In the past week, we've heard from a parade of Amazon insiders—both warehouse workers and white collar employees—speaking about the serious flaws in the company's intense, sometimes inhuman work environment. Today: two more employees speak about high turnover, panic attacks, and the Amazon's military lifestyle.
"The worst employer"
I worked at Amazon for almost 4 years. It was the single-worst working experience in my 20 year career.
I have worked at other big tech companies like Microsoft and thought that would prepare me for a job at Amazon corporate - but that wasn't the case.
I started out in a team that supported third party sellers on Amazon. I was supposed to work as an account manager but ended up with a completely different job on the quality team (Amazon is so big on lean management and I worked as a Kaizen specialist). As other past employees have pointed out, job description switcheroos are very common at Amazon. I worked for a manager that slept in his car on Sunday's so he could be in the office bright and early for the weekly business review with top management. This was after running data reports every Sunday beginning in the morning and not finishing until very late at night. This happened weekly. And during business planning (Operational 1 and 2) twice a year, it was common for us to sleep in the office so we could get the giant data pulls done that management asked for.
I didn't get any training other than in how to resolve customer issues. I was supposed to ask other people within Amazon how to do things. My manager even stated that it wasn't his job to help develop my career - it was mine. I was in the office 60 hours a week. I worked on Christmas almost every year I was there. I was on call for any customer issues. And during the evenings, I had conference calls with India 3-4 times a week beginning at 8 PM and lasting until 11. I missed anything my children had during the day or in the evenings because I was working. No one on my team had children except me (some managers did but their spouses stayed at home). During a snow storm when the entire city shut down I called my manager and told him that I couldn't come into work because my children were off school and my husband was out of town and he told me that he had snow tires on his car and would pick me up (as he had done with other people on the team that has called in).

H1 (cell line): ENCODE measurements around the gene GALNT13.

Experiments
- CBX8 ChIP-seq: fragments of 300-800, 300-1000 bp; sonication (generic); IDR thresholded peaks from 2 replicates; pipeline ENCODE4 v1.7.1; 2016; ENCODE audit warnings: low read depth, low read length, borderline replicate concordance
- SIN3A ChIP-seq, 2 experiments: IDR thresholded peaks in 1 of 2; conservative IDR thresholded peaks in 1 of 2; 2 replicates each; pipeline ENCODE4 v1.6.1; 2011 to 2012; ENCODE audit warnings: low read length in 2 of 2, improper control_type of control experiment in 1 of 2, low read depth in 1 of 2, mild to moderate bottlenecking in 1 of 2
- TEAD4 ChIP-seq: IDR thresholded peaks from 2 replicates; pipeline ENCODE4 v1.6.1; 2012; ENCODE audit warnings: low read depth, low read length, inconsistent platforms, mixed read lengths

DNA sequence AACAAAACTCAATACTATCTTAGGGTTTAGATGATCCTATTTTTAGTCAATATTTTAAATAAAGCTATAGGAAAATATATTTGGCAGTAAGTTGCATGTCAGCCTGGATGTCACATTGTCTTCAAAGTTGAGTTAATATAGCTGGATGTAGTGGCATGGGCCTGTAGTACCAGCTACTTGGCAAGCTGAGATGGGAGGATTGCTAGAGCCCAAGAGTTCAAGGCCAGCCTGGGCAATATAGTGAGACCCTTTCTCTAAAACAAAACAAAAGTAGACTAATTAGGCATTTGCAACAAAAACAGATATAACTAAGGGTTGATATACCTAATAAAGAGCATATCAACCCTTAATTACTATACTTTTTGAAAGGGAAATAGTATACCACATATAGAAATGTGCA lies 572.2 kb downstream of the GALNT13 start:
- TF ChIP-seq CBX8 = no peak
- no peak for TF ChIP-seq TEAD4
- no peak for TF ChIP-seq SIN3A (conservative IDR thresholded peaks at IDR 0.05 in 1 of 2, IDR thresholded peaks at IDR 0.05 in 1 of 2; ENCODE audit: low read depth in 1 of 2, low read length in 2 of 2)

I knew that I hated my job within one week of taking it. But I thought that if I moved teams it might be a different experience - but it wasn't. I ended up working even more. My new manager was a former Army Captain and West Point grad. (It was pretty common to have former military officers in management positions). He was the only person on my entire team that had children. The team was made up of recent college grads and 30 somethings. I thought it was strange that I was the only person that had a family. But it became apparent that it wasn't really looked upon as a good thing. I had to miss a conference call with India for my daughter's school play and was told that I was expected to work around their schedule because they weren't authorized for overtime.
I worked in the office just as much as my past job, but I worked at home on conference calls, training, and weekly business reporting even more as we had a huge team in India that did all of our testing. I was so exhausted and burnt out all the time. But I was told that there were always people around to replace me. I was also constantly being compared to other level 6s that worked on my team (Amazon's corporate levels go from 1-12. 1's and 2's are interns and level 12 belongs to Bezos) and told that I wasn't doing as much as some of the other level 6s. But when I asked what else I could be doing I was told to just do more.
I started having panic attacks and had to lock myself in one of the quiet rooms at work because I couldn't get myself together. Finally, when one of my stock grants had vested I told my boss that I would be leaving Amazon. I gave him two week's notice. He told me that I needed to train someone to take over my position in India and that really needed me to stay 4. I only agreed because I knew that if I left then one of my incredibly over-worked team members would have to take over for me.
I am a tough cookie - I have never cried at work, even when a friend died of cancer. I don't believe that anyone owed me anything. But working at Amazon was a soul-crushing experience.
As others have stated, Amazon is a fantastic company for the customer. The leadership principle that everyone exemplified was to start at the customer and work your way backwards. But they are the worst employer and steward for the community.
And this, from a current Amazon corporate employee in a major east coast city (bolding ours):